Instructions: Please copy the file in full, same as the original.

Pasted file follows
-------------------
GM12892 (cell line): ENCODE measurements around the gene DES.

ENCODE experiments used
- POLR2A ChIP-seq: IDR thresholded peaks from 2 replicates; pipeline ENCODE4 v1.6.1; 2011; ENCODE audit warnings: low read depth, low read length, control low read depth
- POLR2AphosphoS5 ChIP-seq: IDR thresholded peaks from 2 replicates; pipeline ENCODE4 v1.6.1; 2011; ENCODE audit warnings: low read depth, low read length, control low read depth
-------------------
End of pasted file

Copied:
GM12892 (cell line): ENCODE measurements around the gene DES.

ENCODE experiments used
- POLR2A ChIP-seq: IDR thresholded peaks from 2 replicates; pipeline ENCODE4 v1.6.1; 2011; ENCODE audit warnings: low read depth, low read length, control low read depth
- POLR2AphosphoS5 ChIP-seq: IDR thresholded peaks from 2 replicates; pipeline ENCODE4 v1.6.1; 2011; ENCODE audit warnings: low read depth, low read length, control low read depth